Research Supports a Shift in Language Use - Why We Should Stop Using the Phrase Special Needs

Changing one’s language is a necessary and significant step in affecting lasting culture change; Removing the Stumbling Block

Language use is top of mind for me lately. 

Maybe this is because it’s the time of year to focus on forms and registration. Maybe it’s because there’s more and more being written about language use as it pertains to gender and sexuality and I find myself thinking about how I believe the Disability Inclusion Movement lags behind by about 5 or so years. Or maybe it’s because I am just a self-professed grammar nerd and think about the nuances of language use on a regular basis. Probably it’s some combination of the three.

Regardless, this is most definitely not a new topic for me. Read:
Choosing Our Words Carefully [Using the Words You Really Intend] 
Special Needs…Disability…What’s the Difference? 
Disabilities vs. Special Needs - It's Time to Use the Words We Truly Mean.

I have been thinking a lot about the use of the term “special needs”. The amazing team at Kids Included Together has just published some research around the Top 5 Trends in Disability Inclusion 2018. I highly suggest you read all of it. The part that caught my eye most was the section entitled, Special Needs is a Euphemism. That this is noted in national research as a trend is exciting. In particular, having data to back up what many already assert and believe, is powerful. This report cites that "the phrase ‘special needs’ has recently been determined ineffective by researchers at the Universities of Wisconsin-Madison and Kansas, who found the phrase to be associated with more negativity and to evoke more unanswered questions than ‘disability.’”
I have almost completely removed the use of the phrase "special needs" from my writing and discourse around disability inclusion, and I would like to suggest that others consider the same. (I'll come back to the "almost" in a moment.)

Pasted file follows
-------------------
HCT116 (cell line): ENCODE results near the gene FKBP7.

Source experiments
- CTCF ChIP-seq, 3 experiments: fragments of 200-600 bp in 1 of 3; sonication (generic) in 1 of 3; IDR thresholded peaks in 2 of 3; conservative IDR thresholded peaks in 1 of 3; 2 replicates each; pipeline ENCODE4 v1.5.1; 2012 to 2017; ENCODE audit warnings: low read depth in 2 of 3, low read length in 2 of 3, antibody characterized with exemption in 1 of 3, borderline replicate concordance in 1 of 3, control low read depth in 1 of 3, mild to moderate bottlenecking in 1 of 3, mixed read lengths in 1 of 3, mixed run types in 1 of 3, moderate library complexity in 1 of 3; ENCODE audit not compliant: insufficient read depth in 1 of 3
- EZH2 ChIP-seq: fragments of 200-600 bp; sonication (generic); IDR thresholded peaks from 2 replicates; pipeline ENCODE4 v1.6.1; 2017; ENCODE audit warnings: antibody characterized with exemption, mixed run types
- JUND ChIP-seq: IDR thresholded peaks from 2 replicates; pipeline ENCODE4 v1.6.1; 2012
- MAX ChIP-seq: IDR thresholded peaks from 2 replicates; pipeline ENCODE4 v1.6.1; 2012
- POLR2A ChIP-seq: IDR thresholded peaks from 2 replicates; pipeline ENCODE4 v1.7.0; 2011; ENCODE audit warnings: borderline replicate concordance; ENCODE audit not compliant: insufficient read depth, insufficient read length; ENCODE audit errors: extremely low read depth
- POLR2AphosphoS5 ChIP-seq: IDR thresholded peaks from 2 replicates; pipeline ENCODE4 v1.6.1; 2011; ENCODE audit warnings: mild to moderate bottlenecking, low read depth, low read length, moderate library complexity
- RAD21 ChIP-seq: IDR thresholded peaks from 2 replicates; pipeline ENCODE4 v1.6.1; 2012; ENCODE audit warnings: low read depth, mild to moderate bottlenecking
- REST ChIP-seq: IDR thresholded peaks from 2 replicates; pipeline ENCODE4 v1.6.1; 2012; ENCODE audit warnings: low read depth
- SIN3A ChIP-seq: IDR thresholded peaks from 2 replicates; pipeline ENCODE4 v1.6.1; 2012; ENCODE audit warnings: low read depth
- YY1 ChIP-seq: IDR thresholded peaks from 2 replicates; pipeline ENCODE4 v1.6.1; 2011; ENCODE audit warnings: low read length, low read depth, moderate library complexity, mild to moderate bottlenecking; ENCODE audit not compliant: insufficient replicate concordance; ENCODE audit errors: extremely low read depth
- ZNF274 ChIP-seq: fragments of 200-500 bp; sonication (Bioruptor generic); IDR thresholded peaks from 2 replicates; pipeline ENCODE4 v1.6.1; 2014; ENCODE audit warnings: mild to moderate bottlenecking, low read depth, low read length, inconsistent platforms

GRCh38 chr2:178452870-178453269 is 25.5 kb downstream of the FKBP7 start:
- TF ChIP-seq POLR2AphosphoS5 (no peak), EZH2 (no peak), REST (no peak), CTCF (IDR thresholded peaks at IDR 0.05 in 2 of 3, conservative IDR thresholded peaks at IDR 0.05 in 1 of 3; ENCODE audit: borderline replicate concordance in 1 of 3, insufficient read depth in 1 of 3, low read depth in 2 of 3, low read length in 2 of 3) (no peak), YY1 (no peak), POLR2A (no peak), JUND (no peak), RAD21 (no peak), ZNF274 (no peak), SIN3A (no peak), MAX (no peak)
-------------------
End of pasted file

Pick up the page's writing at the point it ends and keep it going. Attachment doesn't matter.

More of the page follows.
To further explore the rationale and intent behind this necessary shift in language I point to pieces written by self-advocates assert that the term "special needs" is a euphemism that is not only useless, but in fact harmful.

Emily Ladau, another self-advocate (who is Jewish, but does not focus her advocacy on Jewish disability inclusion specifically) wrote: 4 Disability Euphemisms That Need to Bite the Dust

Returning to my statement of "almost" from above; in determining how we should refer to others, we most certainly should use the language that they choose for themselves. (This seems logical and obvious of late with gender, less so around disabilities.) There are those (primarily parents, I believe) who still prefer the term "special needs" to describe their children with disabilities. Regardless of one’s reasons or whether a person has yet to learn enough to change their mind in this area, personal choice rules the day. So if someone specifically refers to his/her/themself or his/her/their child with the term "special needs", I will use it in conversation and discourse with them. Hence, my statement of “almost”.

Changing one’s language use may seem subtle, but I would suggest that it is a necessary and significant step in affecting lasting culture change. 

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